Adding Molding Capabilities Strengthens Moldmaking

In a highly competitive market, offering your customers molding services in addition to mold manufacturing is a wise business decision to differentiate your company from the competition.

In a highly competitive market, offering your customers molding services in addition to mold manufacturing is a wise business decision to differentiate your company from the competition. Montrose Molders (South Plainfield, NJ) takes this concept to the next level by being a full-service facility—with capabilities from part and mold design, tool production and maintenance, molding, assembly and part decoration services.

The company is heavily involved in the point-of-purchase display industry, a market that creates displays—generally for product launches—that would be set up in retail stores to create aesthetic venue for the product. The displays Montrose manufactures are mostly geared toward cosmetics, hair care and hygiene products. Additionally, the company services the consumer goods, lawn and garden, industrial, automotive and lighting markets.

Montrose used to be Continental Precision Corp., a moldmaking company founded by William B. Wilson in 1966. As this 22-employee shop established itself, customers began to request that Continental Precision sample the molds before they were shipped out. So in 1972 the company purchased a few injection presses to service its customers’ injection molding needs, and Montrose Molders was incorporated as the injection molding sister company. In 2009, Continental Precision was dissolved in order to clear up any confusion that arose between the two companies, and both companies now operate as Montrose Molders under the direction of Wilson’s son, also named William.

According to William’s son Brendan, who is Montrose’s VP Operations, the company operates 24/5 with between 150 and 200 employees—depending on workload. “We have a department responsible for the assembly of parts that we produce,” Brendan explains. “Because not all of our customers provide us with jobs in which assembly is required, the workload in this department fluctuates. For this reason, we have many temporary workers to smooth out this demand fluctuation, which causes our employee base to fluctuate as well.”

Brendan adds that the employee base is relatively young because of its aforementioned fast-pace culture. “Schedules and plans change quickly and decisions need to be made on the fly,” he elaborates. “This—in addition to a number of other intangibles—generally attracts a younger, more energetic demographic. Our ability to attract a more vibrant employee feeds this culture. We do have six employees that have been with the company for more than 20 years. All of this sets us apart from many of our competitors in an industry that is finding it hard to remain young, energized and adaptive.”

 

Molding Advice

Brendan advises those moldmakers who wish to add presses to make sure they zero in on what industry or industries they’d like to specialize in. “For example, a future molder interested in a going after medical work should be prepared for passing a grueling laundry list of quality standards as well as maintaining a cleanroom and employing the engineers necessary to operate such a facility,” he states. “It’s costly and the barriers to entry are high, but the margins justify the means. Because we specialize in the point-of-purchase display industry, we often deal with projects that require up to 15 tools with broad size and cavitation ranges. For this reason, our clients appreciate the fact that our 34 injection presses range from 30 to 1,000 tons. Other industries might require lesser standards, but regardless of where and when you start and which industry you decide to target, it’s important to do it right the first time. In an increasingly global industry, it is of paramount importance to remain competitive. For this reason, a lean and efficient operation must be part of the strategic plan. This need to remain competitive is the major challenge facing North American moldmakers and molders and it drives the need to continually improve their operations.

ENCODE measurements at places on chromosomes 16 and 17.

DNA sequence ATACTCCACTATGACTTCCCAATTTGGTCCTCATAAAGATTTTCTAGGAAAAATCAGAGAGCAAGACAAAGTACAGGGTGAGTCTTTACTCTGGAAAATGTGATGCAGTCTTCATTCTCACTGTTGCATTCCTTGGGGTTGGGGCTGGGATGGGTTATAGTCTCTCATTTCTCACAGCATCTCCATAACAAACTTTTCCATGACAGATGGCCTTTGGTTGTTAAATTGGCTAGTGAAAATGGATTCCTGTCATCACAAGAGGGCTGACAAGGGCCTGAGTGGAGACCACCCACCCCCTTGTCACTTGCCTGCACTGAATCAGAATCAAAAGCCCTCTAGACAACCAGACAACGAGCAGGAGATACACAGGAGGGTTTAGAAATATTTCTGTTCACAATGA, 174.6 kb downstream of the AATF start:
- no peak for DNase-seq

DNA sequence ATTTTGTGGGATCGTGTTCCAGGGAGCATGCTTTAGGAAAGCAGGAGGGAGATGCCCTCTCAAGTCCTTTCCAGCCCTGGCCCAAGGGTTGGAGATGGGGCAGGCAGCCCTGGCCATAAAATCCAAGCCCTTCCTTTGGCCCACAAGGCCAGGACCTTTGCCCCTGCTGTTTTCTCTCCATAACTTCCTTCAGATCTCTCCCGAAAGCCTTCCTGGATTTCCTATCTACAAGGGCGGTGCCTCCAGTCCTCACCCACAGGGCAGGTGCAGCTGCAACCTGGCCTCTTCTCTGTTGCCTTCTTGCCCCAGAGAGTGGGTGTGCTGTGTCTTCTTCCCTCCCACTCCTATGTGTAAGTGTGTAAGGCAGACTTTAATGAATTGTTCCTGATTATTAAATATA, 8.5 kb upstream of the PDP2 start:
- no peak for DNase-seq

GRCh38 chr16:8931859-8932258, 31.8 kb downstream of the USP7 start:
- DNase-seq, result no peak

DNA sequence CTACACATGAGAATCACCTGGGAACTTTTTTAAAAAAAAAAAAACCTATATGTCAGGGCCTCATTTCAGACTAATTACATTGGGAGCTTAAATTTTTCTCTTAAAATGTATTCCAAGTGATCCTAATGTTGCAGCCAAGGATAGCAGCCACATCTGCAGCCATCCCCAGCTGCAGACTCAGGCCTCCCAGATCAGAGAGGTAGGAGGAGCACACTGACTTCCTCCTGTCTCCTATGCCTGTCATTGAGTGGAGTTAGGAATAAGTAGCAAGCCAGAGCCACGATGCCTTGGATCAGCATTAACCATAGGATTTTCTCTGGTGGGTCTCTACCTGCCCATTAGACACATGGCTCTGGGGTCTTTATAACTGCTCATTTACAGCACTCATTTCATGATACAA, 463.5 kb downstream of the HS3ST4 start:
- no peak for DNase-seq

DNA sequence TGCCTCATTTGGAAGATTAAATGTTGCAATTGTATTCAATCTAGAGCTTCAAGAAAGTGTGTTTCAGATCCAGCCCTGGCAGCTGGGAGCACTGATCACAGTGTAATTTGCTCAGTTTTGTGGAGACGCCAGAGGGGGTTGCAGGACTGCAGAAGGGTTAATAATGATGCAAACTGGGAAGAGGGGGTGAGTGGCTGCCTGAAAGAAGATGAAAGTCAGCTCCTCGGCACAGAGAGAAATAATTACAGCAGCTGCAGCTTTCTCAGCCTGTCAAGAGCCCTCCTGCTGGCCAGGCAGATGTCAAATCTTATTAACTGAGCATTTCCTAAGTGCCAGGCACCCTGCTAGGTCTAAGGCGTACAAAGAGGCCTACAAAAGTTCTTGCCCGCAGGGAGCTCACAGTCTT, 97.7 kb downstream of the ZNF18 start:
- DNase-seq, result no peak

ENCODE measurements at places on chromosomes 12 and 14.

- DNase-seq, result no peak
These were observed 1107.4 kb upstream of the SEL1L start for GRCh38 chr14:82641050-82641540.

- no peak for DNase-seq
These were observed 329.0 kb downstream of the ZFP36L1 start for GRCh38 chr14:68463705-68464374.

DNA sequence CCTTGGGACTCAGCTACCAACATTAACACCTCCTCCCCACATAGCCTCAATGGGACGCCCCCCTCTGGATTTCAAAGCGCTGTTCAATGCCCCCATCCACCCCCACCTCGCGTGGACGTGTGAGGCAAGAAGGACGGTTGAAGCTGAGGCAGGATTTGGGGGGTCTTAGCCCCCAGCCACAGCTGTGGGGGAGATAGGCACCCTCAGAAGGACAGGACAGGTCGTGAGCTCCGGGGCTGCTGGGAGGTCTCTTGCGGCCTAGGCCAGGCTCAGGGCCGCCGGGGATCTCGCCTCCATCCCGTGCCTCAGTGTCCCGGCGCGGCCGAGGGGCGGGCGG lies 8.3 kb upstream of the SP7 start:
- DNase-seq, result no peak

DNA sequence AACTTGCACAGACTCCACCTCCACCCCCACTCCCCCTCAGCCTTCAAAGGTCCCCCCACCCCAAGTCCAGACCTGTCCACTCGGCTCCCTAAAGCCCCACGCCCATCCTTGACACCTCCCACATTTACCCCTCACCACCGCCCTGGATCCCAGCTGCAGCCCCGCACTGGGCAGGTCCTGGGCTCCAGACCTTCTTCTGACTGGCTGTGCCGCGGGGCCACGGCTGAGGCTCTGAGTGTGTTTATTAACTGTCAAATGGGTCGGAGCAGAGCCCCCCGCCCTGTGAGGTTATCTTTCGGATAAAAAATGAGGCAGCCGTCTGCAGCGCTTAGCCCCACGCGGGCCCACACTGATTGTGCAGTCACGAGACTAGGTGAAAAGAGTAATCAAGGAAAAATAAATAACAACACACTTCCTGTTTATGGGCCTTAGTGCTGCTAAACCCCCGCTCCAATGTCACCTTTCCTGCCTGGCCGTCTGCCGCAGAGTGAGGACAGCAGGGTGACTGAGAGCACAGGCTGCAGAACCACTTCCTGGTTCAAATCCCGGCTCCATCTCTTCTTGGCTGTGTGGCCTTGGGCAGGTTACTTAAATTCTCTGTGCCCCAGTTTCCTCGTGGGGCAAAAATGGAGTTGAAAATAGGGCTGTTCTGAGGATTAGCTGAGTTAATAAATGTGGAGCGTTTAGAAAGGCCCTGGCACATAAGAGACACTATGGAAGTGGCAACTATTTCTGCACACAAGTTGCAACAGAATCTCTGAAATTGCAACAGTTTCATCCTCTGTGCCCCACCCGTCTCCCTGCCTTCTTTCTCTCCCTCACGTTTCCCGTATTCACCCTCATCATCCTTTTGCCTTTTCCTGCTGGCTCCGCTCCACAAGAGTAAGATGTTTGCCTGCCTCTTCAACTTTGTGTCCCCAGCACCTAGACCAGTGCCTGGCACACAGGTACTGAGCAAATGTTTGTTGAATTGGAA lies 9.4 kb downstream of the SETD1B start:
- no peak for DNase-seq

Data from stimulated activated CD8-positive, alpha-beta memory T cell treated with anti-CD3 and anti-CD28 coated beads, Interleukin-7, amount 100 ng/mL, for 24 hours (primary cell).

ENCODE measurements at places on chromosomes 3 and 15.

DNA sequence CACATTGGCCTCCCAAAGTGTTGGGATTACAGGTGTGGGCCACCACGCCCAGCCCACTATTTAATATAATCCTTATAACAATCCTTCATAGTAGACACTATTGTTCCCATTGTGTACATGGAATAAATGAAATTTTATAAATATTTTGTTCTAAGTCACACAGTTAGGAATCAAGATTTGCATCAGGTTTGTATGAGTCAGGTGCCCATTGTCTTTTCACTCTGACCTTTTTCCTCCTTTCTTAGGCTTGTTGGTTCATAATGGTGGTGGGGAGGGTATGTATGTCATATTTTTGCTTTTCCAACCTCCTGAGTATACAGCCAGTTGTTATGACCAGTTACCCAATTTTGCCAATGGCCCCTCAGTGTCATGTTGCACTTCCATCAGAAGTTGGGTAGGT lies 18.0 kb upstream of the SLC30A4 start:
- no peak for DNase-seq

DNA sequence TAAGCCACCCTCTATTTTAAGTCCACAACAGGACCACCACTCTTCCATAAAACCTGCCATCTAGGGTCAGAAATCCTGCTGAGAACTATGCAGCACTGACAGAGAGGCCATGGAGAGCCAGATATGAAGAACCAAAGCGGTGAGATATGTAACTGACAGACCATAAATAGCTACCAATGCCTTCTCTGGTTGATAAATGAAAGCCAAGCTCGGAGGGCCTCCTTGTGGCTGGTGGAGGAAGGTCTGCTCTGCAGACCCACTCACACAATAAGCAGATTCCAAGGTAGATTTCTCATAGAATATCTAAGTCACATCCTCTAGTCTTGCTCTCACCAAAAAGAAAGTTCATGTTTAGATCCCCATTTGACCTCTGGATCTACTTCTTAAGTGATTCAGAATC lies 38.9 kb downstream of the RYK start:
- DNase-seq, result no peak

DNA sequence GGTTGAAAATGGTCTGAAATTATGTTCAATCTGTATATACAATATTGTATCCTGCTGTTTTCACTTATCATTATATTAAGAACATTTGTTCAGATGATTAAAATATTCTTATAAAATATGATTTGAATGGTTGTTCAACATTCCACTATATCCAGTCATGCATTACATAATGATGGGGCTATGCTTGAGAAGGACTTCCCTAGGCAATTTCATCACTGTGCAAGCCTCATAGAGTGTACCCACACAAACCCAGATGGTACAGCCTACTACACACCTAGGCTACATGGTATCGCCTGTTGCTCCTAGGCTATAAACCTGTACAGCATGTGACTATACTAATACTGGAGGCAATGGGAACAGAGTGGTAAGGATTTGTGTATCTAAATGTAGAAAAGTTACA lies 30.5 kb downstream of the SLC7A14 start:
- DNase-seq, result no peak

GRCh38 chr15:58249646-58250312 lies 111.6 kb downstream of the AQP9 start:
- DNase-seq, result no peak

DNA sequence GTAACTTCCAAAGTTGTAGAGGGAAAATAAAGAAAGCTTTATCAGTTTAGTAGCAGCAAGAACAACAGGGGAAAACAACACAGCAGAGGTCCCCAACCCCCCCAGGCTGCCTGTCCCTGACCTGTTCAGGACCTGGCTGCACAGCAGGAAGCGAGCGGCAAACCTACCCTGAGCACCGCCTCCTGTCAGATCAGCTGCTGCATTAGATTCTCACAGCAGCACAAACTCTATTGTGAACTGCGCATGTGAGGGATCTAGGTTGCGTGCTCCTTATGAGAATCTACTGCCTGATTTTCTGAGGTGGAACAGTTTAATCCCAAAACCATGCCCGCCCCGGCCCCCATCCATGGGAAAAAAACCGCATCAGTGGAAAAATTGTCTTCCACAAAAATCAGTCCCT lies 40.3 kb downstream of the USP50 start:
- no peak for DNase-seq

“In terms of financial and technological considerations, it really depends on the industry, the geographic region, and the nature of your customer base,” Brendan adds.

 

Supplying the Demand

Brendan expects Montrose will grow significantly as the economy improves and its clients’ demand “gets back to pre-recession” levels. And, although a little more than half of Montrose’s business comes from the point-of-purchase display industry, the company plans on diversifying “heavily” into new industries like law enforcement and consumer products. “We are spreading our eggs into different baskets,” Brendan comments, “with the intention to hedge against risk. We recently came across a customer that was trying to launch an innovative law enforcement product, so we eagerly hopped on the opportunity. We are assisting with the R&D, engineering the tooling and manufacturing the part. This is just one of many examples of similar situations that we are involved with—while still maintaining our current level of production—by making sure we are giving our existing customers the same amount of attention. According to our business philosophy, this is the perfect recipe: Find new relationships while continuing to nurture the current ones.”